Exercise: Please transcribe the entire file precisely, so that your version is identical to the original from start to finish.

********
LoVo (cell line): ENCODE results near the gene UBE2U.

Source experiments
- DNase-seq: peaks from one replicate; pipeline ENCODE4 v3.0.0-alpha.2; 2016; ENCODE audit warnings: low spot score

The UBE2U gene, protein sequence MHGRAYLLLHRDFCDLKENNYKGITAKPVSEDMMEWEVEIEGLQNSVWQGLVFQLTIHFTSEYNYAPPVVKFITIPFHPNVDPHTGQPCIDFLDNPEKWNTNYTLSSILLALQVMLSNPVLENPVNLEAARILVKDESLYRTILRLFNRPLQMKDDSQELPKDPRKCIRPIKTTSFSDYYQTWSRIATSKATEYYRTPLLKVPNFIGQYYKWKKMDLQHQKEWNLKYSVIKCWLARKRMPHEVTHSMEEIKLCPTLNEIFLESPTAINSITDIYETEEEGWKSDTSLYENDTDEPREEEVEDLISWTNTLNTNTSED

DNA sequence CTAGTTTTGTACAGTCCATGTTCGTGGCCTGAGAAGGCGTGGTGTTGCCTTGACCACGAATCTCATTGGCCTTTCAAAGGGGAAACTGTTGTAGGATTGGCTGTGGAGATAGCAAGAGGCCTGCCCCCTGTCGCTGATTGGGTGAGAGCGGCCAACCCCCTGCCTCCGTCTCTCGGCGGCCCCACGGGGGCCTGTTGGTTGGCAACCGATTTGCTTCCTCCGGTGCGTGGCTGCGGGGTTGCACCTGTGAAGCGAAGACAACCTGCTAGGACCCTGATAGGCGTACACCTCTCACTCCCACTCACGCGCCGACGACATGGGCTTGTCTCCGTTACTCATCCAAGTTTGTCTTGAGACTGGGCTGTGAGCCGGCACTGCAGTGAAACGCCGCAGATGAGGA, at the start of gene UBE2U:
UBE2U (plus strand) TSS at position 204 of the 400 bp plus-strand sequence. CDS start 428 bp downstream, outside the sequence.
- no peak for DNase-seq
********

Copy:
LoVo (cell line): ENCODE results near the gene UBE2U.

Source experiments
- DNase-seq: peaks from one replicate; pipeline ENCODE4 v3.0.0-alpha.2; 2016; ENCODE audit warnings: low spot score

The UBE2U gene, protein sequence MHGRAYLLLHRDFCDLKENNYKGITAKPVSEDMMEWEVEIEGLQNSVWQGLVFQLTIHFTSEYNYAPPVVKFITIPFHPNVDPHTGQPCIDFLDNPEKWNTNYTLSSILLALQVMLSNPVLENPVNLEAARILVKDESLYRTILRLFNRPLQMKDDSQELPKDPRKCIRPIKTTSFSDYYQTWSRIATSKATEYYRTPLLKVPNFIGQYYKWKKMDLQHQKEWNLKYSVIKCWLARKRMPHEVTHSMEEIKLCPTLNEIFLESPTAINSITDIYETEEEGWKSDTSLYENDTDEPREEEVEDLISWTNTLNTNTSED

DNA sequence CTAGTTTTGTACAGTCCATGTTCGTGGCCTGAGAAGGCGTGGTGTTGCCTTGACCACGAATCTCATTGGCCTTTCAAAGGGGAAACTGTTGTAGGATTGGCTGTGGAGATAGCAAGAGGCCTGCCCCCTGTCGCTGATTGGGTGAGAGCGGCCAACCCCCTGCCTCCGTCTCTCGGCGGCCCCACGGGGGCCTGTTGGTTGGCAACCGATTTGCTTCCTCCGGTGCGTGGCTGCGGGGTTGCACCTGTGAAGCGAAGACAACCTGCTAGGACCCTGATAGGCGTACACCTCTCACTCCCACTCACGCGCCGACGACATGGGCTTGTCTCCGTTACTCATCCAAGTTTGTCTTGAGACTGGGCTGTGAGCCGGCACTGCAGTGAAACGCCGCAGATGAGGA, at the start of gene UBE2U:
UBE2U (plus strand) TSS at position 204 of the 400 bp plus-strand sequence. CDS start 428 bp downstream, outside the sequence.
- no peak for DNase-seq